Why do we work in Mongolia?
The scientists of MACRO have been finalizing study sites, ordering equipment and supplies, and making travel arrangements for a September 2017 expedition to Mongolia. As the trip approaches, we wanted to provide some information about why we chose to study Mongolian rivers in the first place. Read on to learn about some of the major geographic, cultural, and scientific reasons why river research in Mongolia is such a deliberate and important part of our river macrosystem study.
Mongolia is a country about 3.5 times the size of California, located between China (to the south) and Russia (to the north). The majority of Mongolian land is part of the temperate steppe biome, which includes regions that are usually fairly dry, with cold winters and hot summers and vegetation ranging from prairie grasses to semi-desert scrub. As an example, the Great Plains of the United States, from Kansas grasslands to Yellowstone National Park, to the deserts of Nevada, are all representative of the temperate steppe biome. The United States and Mongolia contain some of the largest expanses of temperate steppe plains in the world.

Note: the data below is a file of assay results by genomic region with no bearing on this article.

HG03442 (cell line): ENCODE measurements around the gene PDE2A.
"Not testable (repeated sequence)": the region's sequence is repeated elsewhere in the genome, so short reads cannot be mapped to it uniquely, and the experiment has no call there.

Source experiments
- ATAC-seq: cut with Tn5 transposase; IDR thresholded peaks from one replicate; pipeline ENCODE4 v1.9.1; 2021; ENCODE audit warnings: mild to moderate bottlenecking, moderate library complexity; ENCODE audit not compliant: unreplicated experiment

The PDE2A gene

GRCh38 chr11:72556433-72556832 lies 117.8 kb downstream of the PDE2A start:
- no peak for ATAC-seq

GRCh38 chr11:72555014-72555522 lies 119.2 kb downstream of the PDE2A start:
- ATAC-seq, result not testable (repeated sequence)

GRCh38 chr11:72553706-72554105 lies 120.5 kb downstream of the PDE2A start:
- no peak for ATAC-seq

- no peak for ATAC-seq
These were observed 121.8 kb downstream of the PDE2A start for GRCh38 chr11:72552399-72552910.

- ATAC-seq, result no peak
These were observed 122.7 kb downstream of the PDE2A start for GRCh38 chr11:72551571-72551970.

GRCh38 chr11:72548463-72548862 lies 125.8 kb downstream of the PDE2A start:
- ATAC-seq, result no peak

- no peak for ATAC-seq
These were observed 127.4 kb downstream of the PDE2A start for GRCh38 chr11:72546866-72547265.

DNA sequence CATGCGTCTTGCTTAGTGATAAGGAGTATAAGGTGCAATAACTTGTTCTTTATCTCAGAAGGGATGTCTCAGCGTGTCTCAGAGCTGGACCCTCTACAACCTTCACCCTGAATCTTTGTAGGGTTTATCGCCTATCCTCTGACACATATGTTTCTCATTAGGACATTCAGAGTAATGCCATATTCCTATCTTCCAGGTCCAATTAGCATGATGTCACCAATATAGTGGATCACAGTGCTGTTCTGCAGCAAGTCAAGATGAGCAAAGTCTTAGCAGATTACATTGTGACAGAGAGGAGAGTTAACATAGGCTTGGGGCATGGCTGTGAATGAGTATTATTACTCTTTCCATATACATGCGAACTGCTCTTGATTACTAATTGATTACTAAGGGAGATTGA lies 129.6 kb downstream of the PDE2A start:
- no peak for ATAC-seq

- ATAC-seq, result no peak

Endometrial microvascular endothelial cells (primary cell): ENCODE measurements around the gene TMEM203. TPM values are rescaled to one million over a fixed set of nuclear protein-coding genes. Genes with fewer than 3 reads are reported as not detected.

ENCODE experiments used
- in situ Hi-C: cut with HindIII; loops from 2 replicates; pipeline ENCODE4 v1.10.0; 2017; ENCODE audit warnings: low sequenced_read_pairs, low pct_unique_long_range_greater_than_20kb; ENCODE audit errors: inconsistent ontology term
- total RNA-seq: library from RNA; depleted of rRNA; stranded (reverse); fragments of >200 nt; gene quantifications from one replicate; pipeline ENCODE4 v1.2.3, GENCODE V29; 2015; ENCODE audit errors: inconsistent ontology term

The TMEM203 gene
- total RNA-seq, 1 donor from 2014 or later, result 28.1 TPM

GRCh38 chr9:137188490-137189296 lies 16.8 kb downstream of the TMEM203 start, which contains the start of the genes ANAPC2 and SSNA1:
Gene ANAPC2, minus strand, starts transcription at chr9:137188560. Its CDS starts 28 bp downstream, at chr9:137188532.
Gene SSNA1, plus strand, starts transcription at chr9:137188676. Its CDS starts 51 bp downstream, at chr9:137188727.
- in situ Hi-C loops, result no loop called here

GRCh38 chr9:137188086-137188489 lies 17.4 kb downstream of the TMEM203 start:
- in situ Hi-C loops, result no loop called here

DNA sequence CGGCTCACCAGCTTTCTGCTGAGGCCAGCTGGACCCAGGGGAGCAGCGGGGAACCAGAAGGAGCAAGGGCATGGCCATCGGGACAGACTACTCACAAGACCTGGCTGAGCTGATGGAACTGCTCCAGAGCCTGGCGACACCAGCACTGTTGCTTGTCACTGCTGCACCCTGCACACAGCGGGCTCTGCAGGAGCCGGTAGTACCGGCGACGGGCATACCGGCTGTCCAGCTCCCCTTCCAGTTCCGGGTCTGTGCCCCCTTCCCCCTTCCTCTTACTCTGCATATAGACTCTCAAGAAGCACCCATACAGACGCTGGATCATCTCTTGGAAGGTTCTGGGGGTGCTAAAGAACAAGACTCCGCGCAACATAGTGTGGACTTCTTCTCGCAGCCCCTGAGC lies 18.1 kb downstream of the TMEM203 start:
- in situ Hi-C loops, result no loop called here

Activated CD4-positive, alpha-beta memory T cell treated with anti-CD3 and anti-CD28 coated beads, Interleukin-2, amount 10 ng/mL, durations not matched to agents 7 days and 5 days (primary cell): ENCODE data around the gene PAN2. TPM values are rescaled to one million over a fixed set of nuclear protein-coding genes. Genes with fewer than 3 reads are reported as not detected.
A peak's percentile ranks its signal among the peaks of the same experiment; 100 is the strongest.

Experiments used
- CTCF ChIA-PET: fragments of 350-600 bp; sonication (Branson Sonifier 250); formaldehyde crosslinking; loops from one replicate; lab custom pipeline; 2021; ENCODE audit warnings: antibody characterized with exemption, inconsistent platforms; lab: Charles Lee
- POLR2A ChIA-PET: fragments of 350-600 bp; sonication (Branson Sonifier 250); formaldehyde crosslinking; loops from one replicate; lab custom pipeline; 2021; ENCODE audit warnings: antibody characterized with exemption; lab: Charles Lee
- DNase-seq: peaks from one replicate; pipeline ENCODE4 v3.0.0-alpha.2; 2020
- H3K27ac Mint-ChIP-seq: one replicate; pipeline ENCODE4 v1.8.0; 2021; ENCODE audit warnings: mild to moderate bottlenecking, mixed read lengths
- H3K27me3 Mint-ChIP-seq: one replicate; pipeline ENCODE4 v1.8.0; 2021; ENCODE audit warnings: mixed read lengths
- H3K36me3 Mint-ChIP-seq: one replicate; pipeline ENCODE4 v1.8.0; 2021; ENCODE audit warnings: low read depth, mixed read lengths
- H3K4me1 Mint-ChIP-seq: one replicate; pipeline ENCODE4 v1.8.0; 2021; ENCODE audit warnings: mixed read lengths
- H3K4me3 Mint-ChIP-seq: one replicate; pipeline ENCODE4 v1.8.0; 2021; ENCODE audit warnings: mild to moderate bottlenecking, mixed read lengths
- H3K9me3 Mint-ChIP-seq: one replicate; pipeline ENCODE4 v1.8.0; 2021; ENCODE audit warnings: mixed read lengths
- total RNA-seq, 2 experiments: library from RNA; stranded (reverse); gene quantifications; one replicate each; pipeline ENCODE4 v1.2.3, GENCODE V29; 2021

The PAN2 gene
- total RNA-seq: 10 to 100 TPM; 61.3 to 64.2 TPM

The temperate steppe biome has been disturbed and altered by humans for centuries, making it particularly vulnerable to the additional stressor of a changing climate. In Mongolia, air temperatures are rising much faster than they are in the United States. This allows us to use observations from Mongolia to better understand future climate change scenarios for the United States, especially as it relates to the organisms and functions of river systems.
Mongolian rivers exemplify a rare scientific control system for river ecology. Because Mongolia has such a low population density and a high cultural value for the traditional nomadic lifestyle, human impacts on the environment are very low. Mongolian rivers also lack introduced species and high head dams, making these some of the last remaining natural and intact freshwaters of the global temperate steppe biome. For these reasons, the observed conditions of United States rivers could help to predict future changes to Mongolian rivers as well, as the country continues to develop and to contemplate plans for large hydroelectric dams.
The MACRO study is one of the first of its kind and is expected to have important lessons to offer for conservation efforts in the United States, Mongolia, and beyond.
— Emily Arsenault, University of Kansas